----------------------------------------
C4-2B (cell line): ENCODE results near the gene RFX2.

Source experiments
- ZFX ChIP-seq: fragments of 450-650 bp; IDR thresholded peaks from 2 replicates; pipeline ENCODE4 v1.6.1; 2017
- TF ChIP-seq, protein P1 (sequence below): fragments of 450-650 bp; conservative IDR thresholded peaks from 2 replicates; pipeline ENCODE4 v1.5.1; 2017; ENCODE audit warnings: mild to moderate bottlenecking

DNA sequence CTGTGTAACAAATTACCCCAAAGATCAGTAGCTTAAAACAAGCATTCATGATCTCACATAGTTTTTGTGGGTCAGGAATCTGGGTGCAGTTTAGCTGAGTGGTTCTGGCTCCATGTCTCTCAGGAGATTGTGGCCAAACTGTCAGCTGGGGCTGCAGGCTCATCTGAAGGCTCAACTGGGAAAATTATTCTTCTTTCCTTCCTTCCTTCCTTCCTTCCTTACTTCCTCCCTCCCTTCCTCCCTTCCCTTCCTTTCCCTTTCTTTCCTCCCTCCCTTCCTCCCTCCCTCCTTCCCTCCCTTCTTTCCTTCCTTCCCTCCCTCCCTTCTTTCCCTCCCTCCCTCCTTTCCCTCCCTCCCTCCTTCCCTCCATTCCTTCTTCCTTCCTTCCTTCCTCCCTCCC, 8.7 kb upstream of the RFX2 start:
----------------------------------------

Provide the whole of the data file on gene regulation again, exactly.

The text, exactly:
C4-2B (cell line): ENCODE results near the gene RFX2.

Source experiments
- ZFX ChIP-seq: fragments of 450-650 bp; IDR thresholded peaks from 2 replicates; pipeline ENCODE4 v1.6.1; 2017
- TF ChIP-seq, protein P1 (sequence below): fragments of 450-650 bp; conservative IDR thresholded peaks from 2 replicates; pipeline ENCODE4 v1.5.1; 2017; ENCODE audit warnings: mild to moderate bottlenecking

DNA sequence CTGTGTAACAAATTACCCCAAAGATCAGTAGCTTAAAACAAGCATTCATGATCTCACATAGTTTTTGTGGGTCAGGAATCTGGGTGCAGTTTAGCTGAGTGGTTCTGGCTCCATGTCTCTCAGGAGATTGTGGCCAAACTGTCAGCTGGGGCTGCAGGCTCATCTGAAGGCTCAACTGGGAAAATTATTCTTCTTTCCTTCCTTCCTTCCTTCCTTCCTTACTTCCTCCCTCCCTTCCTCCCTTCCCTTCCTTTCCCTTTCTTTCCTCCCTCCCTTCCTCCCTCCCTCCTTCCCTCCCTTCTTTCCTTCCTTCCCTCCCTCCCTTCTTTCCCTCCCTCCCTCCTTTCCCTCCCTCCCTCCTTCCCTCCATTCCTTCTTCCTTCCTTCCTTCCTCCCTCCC, 8.7 kb upstream of the RFX2 start: